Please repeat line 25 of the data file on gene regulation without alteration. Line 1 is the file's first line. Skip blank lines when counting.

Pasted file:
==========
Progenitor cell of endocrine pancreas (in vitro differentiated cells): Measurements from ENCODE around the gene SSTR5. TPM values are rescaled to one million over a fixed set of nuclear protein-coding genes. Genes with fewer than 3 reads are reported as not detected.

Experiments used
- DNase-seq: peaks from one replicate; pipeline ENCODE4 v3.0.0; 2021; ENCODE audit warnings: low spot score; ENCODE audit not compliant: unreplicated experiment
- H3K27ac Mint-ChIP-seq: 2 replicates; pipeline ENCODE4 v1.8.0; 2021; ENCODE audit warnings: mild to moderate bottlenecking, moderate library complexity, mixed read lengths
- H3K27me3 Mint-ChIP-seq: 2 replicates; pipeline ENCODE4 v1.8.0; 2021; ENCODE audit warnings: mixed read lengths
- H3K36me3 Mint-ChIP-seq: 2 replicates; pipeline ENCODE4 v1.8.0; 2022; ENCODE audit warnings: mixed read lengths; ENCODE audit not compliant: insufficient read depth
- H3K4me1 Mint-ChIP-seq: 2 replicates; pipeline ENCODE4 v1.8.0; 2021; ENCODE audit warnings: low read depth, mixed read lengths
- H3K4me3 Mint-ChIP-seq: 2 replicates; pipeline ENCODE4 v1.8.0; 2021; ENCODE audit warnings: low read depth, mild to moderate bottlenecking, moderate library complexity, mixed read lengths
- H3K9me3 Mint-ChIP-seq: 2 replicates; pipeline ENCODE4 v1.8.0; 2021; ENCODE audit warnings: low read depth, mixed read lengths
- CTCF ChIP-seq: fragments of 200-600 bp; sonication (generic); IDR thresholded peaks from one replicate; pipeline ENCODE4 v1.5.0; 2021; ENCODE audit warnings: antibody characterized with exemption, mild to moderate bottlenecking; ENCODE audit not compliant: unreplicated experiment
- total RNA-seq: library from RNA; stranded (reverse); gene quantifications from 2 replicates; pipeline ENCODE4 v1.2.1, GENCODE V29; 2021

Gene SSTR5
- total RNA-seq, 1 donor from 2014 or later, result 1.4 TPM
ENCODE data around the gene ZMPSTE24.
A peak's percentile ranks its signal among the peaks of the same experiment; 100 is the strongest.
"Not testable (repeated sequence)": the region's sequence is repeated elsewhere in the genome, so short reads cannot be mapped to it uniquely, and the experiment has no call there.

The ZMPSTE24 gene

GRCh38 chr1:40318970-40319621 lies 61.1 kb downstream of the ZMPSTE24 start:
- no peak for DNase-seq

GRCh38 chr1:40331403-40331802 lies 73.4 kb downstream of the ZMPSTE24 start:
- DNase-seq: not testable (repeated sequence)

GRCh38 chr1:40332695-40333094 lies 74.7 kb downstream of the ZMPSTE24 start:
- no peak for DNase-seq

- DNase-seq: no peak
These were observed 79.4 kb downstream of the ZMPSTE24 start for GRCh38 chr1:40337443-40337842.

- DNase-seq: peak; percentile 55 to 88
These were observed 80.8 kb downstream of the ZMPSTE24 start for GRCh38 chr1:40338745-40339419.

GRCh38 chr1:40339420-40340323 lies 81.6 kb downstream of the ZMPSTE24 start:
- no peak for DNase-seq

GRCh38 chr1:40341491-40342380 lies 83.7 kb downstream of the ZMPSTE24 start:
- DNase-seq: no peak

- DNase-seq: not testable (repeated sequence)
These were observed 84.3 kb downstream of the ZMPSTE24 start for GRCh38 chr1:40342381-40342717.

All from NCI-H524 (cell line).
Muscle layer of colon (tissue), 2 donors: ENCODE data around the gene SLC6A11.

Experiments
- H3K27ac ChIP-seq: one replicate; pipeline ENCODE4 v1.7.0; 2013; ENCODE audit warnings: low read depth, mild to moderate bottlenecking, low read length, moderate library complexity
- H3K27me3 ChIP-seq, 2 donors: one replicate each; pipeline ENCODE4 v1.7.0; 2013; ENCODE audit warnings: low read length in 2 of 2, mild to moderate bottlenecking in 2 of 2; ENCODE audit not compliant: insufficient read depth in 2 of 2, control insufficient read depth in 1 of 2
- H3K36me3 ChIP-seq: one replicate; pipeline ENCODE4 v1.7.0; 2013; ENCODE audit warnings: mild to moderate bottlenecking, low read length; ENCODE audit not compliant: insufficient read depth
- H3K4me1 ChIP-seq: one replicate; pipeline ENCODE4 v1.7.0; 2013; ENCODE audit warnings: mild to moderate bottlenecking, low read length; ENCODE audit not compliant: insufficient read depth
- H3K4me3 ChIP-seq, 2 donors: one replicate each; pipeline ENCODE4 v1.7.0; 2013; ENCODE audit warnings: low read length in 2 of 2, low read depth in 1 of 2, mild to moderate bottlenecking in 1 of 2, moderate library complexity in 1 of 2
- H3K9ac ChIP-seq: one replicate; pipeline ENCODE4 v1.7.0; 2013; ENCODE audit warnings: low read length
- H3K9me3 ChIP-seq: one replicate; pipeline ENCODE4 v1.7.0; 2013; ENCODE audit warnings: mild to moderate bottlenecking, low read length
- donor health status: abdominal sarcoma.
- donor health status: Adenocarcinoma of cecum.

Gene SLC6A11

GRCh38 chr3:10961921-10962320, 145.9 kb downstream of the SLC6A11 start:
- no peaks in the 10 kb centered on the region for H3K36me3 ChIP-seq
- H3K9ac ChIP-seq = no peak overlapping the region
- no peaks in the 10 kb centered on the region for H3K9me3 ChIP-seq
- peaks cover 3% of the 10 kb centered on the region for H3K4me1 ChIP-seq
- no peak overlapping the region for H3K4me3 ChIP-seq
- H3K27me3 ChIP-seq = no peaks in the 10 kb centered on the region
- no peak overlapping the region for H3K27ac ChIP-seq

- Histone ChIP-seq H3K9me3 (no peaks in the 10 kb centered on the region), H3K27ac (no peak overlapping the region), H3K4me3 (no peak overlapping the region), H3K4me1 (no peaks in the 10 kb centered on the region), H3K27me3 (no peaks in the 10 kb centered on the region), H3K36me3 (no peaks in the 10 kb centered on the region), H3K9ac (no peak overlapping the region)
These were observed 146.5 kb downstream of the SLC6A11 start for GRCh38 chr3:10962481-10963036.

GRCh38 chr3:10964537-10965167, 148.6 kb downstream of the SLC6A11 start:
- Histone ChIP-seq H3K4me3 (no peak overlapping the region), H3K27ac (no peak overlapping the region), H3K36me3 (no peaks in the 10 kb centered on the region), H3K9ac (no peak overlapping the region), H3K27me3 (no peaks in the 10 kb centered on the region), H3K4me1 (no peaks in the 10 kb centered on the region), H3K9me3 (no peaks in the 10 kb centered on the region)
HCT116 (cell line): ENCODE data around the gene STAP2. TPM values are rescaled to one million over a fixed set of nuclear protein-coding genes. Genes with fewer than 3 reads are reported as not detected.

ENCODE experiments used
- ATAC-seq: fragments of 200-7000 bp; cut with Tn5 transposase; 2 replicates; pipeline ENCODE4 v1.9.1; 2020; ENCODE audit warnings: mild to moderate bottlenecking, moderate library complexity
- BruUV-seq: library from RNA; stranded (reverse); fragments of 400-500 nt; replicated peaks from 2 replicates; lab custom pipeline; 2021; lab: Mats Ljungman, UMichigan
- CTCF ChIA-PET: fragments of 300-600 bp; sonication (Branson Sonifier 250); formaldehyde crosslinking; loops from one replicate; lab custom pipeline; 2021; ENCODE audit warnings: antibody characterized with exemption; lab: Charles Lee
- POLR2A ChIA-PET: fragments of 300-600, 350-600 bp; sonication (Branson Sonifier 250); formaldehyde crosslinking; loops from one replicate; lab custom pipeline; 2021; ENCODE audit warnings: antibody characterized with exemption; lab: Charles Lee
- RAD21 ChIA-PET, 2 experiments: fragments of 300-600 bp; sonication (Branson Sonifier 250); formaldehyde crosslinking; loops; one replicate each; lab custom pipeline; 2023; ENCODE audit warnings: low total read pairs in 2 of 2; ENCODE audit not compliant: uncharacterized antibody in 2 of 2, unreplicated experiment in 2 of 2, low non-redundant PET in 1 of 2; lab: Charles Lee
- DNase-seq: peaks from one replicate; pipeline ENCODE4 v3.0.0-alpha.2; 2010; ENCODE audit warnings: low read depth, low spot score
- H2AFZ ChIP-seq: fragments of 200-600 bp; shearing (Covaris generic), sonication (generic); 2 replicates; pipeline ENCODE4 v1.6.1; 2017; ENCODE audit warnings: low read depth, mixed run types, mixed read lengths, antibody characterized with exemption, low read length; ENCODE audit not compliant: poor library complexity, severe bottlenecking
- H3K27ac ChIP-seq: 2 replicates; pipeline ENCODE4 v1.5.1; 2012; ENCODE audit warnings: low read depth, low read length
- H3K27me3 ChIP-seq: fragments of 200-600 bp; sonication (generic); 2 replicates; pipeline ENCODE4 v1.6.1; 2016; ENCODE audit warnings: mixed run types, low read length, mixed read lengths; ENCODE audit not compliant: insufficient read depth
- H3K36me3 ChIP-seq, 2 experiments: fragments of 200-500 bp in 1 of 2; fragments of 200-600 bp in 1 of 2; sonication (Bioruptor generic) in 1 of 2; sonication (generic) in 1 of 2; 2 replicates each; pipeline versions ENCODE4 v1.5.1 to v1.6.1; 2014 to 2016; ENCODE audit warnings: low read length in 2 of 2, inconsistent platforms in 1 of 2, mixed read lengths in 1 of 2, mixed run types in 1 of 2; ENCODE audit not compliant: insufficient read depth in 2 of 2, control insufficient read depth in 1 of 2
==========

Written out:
These were observed 79.4 kb downstream of the ZMPSTE24 start for GRCh38 chr1:40337443-40337842.